Cabinet Secretary's Foreword
We treasure our National Health Service. I don't believe that starts and stops with core NHS services. We treasure all the incredible services provided day and night by a whole host of social care and other partners, in the public, third and independent sectors.
Following the Christie Commission, our commitment has been to ensure that there is clarity in the increasingly complex landscape so we find ourselves accessing ever more integrated, person-centred services that make sense to us and allow us to feel in control of our own lives. This is at the very heart of our 2020 Vision for Scotland's Health.
A significant part of what matters to us is our sense that these caring partners - in the NHS and beyond - are there for us when we need them. None of us can take this for granted. Those who provide these services are just like us - they have families, commitments, lives. The challenge of 24/7 365 days a year service delivered to an exceptional standard is considerable.
It is within this integrated framework that out of hours primary care services sit. The GPs, nurses, other professions, administrators and technical staff all help to provide vital access not only to advice but also to urgent appointments when we need them at night and at the weekend. Their dedication and commitment is remarkable and makes a real difference to thousands of Scots every night and weekend.
The out of hours primary care system has been been facing increasing challenges, with pressure of work rising and increasing numbers of people seeking help and advice. So the time was right to review the system and to look for expert advice on how to sustain and build this essential service to the people of Scotland.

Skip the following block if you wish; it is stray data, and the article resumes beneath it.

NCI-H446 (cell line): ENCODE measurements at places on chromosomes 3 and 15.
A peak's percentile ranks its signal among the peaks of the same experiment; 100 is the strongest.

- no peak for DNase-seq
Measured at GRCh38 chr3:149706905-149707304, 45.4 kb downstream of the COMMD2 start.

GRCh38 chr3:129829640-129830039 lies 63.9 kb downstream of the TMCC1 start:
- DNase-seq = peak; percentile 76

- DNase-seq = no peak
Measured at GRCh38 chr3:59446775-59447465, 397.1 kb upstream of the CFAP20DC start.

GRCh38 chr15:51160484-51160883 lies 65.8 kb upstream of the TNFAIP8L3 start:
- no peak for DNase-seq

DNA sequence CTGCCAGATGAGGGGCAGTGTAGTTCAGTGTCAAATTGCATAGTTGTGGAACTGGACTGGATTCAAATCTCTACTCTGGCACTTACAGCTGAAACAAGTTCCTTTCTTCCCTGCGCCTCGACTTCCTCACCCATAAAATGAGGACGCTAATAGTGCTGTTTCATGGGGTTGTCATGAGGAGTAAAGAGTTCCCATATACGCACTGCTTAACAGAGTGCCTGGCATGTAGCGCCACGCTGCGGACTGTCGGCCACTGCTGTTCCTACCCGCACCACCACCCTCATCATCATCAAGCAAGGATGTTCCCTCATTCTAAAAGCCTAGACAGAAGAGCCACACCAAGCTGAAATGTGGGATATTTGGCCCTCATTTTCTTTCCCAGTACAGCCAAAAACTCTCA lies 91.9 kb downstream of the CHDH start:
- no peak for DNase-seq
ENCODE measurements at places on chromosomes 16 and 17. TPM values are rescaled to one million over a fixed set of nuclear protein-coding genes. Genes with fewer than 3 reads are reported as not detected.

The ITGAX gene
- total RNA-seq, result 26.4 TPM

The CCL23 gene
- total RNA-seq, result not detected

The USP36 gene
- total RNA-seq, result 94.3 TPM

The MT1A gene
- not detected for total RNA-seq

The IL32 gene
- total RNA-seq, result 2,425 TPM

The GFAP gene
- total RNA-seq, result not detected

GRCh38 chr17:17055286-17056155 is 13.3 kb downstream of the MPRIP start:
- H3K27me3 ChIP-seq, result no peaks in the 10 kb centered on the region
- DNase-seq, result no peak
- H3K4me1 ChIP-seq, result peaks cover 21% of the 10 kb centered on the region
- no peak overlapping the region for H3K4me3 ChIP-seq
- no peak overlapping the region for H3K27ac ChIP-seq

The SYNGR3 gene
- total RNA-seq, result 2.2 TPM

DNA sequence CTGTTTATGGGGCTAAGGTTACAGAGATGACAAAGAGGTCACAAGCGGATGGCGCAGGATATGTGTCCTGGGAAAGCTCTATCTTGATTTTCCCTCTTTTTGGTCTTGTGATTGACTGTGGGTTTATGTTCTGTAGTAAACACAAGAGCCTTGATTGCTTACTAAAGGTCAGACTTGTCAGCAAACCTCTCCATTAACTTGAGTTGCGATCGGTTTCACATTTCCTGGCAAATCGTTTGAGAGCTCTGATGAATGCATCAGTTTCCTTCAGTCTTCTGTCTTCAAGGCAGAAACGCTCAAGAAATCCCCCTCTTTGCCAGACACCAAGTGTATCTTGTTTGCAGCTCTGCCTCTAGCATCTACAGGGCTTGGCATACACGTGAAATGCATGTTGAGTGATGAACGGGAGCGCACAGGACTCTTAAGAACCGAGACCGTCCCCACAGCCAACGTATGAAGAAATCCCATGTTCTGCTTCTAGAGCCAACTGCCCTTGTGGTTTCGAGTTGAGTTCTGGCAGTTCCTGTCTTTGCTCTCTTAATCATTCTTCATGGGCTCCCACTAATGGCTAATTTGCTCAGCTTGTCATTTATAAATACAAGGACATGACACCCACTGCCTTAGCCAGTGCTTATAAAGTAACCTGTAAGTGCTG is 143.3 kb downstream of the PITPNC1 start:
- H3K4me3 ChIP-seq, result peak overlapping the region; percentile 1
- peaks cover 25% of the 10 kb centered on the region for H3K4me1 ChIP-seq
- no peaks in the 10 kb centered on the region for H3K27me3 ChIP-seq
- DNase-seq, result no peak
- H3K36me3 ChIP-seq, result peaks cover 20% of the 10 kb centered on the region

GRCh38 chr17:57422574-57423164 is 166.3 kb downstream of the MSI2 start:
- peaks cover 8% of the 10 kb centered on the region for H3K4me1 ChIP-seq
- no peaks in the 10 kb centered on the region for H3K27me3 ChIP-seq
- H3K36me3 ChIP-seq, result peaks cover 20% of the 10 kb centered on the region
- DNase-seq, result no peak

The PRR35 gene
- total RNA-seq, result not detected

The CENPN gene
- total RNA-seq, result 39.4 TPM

It is clear that this would be no simple task. In order to meet the challenges set down by Christie and to deliver our 2020 Vision, this had to be a wide ranging review, incorporating many different viewpoints and seeking to get a clear view of the contribution that different professions, organisations and sectors could make to building a service for the future that was safe, high quality and sustainable. I was delighted that Professor Sir Lewis Ritchie was able to commit to providing this expert advice and to leading the Review and I thank him for his work and all those who have contributed to this important piece of work.
I believe that in the report that follows we have the clear, authoritative advice we were looking for. All relevant authorities, organisations and those with a stake in out of hours primary care and urgent care more generally must now reflect on this advice. I expect to set out how the Scottish Government plan to respond early in 2016.
Cabinet Secretary for Health, Wellbeing and Sport
Email: Diane Campion